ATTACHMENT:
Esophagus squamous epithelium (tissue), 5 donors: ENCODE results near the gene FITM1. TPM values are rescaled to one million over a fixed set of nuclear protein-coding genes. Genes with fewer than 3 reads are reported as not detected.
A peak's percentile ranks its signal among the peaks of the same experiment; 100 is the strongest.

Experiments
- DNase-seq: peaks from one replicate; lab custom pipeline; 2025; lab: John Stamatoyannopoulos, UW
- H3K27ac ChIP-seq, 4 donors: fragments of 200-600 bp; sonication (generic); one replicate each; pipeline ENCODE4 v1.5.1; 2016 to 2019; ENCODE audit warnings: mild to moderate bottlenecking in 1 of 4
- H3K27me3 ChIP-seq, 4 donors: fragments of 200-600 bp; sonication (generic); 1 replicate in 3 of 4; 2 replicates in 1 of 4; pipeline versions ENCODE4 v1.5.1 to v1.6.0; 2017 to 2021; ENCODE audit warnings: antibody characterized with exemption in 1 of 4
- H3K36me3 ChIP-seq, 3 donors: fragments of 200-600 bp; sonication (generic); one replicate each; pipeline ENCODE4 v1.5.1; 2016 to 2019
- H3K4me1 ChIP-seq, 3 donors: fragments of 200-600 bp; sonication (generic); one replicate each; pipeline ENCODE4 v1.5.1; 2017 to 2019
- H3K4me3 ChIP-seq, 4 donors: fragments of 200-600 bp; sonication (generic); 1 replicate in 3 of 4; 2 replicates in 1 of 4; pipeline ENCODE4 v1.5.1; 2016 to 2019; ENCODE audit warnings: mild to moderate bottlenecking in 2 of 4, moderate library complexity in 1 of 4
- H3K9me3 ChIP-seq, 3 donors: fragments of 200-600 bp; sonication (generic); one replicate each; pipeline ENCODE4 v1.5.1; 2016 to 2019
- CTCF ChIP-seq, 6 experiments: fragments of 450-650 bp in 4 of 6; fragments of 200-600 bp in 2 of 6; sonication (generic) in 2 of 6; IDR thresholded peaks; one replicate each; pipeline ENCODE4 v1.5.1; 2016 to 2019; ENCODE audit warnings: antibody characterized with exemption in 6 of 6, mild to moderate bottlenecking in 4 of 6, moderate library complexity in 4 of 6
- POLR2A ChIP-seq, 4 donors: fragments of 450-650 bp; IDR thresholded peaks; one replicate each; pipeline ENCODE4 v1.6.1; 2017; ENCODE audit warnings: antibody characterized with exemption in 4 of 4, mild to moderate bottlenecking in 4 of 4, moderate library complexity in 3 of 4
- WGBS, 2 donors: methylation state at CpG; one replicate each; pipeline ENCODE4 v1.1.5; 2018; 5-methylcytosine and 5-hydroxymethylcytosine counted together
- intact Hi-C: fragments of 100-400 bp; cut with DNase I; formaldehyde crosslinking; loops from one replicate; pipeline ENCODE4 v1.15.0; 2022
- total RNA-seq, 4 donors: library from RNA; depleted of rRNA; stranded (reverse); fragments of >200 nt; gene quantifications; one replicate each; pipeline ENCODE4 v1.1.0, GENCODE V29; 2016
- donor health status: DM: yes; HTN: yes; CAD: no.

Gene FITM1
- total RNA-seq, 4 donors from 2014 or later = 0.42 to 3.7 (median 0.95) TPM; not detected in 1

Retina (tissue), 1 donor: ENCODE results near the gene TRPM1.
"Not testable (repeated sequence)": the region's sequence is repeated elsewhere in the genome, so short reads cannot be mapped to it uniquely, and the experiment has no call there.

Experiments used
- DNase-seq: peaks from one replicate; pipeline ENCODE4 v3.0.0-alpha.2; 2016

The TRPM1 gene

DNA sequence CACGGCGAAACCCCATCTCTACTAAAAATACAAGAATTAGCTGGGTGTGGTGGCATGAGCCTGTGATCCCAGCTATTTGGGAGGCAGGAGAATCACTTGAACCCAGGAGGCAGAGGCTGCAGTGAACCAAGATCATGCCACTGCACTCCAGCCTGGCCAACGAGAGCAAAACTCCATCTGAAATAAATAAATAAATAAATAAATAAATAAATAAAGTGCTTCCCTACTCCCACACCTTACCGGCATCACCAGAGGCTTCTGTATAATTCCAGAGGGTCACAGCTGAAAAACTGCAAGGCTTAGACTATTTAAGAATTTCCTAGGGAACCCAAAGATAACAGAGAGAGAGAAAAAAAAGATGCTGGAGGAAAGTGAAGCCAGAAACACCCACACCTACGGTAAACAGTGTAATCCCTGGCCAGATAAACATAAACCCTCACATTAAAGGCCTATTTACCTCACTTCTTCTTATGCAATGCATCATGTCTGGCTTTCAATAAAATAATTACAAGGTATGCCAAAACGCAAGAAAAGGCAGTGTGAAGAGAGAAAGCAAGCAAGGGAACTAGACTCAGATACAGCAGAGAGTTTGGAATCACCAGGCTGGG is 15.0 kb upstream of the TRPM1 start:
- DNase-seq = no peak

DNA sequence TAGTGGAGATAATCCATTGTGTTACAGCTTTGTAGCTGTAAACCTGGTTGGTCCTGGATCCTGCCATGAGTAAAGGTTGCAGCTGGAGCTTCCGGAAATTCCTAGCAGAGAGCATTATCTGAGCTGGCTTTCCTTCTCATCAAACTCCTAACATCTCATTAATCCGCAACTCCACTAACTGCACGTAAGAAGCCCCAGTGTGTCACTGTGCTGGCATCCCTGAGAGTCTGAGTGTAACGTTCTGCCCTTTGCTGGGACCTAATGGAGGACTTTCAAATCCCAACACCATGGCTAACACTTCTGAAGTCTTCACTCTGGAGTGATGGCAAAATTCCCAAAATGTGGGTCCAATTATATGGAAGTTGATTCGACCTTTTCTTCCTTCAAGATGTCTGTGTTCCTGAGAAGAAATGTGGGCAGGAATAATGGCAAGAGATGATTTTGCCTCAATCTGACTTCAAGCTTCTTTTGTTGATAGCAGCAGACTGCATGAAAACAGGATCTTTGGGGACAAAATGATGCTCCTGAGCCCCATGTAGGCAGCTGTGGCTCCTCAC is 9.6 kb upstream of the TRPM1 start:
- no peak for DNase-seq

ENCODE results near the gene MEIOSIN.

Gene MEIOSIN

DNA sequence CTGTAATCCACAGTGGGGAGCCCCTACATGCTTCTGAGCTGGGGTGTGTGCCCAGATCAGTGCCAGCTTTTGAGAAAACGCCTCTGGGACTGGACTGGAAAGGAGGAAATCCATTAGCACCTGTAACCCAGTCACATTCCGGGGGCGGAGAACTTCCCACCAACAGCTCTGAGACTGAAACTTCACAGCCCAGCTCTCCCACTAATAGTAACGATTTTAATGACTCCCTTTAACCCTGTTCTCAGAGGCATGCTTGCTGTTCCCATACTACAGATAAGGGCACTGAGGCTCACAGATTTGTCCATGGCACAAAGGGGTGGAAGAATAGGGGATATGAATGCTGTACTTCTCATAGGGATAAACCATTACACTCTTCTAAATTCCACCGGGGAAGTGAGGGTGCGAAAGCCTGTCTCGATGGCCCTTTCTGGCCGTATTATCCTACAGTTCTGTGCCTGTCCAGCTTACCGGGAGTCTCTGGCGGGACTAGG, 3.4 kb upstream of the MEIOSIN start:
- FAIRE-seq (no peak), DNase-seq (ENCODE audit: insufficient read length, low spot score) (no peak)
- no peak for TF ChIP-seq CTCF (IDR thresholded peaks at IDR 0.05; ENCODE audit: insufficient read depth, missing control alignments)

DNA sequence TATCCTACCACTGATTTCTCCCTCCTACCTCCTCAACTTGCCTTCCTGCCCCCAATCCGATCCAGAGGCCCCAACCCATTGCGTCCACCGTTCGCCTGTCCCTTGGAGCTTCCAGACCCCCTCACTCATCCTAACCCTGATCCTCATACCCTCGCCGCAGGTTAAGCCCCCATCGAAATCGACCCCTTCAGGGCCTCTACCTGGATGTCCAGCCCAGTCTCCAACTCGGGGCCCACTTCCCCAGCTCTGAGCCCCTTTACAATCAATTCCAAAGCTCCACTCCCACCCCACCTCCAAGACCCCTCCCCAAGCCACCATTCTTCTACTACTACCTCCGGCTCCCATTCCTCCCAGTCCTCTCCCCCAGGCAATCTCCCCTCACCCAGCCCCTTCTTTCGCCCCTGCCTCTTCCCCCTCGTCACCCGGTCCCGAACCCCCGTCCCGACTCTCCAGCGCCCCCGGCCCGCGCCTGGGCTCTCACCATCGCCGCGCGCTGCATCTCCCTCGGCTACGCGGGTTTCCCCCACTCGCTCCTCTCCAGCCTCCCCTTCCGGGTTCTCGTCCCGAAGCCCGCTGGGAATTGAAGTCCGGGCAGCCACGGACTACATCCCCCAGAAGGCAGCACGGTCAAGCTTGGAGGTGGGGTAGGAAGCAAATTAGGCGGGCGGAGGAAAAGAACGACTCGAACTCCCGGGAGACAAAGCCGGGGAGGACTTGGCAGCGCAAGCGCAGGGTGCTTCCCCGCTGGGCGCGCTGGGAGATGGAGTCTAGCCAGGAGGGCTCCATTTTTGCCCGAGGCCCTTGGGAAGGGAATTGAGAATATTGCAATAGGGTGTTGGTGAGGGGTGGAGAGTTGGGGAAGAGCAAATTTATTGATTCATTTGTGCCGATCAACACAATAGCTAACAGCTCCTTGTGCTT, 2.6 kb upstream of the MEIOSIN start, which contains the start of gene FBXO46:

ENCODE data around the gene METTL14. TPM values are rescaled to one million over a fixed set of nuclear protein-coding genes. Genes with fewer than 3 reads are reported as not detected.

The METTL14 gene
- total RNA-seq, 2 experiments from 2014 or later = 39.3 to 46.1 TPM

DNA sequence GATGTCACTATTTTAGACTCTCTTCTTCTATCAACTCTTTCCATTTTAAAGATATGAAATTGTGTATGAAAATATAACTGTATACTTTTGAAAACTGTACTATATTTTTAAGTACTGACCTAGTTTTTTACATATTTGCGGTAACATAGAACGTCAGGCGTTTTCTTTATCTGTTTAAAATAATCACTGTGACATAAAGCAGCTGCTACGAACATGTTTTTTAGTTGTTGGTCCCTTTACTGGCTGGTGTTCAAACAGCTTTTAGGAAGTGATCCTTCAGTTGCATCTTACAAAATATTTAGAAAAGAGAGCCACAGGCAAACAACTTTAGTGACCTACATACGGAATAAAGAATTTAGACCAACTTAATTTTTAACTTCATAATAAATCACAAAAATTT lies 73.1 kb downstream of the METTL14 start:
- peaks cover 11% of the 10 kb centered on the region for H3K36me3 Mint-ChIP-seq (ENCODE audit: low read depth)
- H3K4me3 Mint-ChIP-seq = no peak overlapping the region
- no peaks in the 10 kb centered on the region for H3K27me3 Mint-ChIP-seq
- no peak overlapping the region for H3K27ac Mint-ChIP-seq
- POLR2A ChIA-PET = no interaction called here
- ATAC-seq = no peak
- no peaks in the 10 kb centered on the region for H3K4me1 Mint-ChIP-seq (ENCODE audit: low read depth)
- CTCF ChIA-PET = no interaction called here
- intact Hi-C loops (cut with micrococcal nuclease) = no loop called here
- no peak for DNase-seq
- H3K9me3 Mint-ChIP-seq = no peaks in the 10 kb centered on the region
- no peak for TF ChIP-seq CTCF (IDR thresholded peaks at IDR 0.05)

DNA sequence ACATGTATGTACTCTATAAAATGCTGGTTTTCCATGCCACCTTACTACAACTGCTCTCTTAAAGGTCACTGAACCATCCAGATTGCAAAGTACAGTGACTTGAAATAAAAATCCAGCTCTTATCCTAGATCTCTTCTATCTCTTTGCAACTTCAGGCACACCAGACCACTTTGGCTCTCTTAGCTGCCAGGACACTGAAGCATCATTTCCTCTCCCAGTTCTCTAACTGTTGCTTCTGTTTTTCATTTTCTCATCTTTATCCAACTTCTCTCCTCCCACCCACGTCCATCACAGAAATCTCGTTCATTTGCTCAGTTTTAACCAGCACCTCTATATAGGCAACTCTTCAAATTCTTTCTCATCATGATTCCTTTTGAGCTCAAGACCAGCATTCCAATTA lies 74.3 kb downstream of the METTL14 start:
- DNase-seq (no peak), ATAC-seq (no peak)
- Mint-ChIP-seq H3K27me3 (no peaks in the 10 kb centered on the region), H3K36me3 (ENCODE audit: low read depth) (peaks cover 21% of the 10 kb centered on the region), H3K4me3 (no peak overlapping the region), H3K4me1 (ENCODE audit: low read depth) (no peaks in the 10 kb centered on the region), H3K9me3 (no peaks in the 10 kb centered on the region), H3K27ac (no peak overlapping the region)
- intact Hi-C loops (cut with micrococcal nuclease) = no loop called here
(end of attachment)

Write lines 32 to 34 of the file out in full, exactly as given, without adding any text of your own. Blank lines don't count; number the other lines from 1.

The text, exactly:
- no peak for TF ChIP-seq CTCF (IDR thresholded peaks at IDR 0.05; ENCODE audit: insufficient read depth, missing control alignments)

DNA sequence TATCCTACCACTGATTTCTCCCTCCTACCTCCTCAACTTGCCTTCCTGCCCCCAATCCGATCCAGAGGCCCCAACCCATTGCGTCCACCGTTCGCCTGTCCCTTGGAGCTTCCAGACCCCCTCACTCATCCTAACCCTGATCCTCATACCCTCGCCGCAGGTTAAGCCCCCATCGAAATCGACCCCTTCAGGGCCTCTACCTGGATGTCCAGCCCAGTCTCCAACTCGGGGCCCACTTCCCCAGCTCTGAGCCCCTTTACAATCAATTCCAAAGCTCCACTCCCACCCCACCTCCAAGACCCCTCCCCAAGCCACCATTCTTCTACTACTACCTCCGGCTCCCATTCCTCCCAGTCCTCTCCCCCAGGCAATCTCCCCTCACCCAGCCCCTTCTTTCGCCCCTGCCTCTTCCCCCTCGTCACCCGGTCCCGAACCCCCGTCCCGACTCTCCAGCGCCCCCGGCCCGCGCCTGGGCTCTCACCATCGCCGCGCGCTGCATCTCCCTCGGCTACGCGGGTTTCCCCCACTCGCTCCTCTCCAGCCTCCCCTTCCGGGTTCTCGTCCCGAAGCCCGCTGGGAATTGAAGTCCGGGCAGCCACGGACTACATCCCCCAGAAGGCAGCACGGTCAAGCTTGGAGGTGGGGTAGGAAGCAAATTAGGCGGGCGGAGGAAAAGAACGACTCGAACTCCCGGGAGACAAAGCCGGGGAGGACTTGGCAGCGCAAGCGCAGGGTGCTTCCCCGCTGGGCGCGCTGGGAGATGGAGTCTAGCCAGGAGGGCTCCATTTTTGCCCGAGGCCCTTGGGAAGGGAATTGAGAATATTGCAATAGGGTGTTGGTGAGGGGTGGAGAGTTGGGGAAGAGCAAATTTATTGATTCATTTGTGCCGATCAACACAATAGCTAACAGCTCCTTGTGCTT, 2.6 kb upstream of the MEIOSIN start, which contains the start of gene FBXO46:

ENCODE data around the gene METTL14. TPM values are rescaled to one million over a fixed set of nuclear protein-coding genes. Genes with fewer than 3 reads are reported as not detected.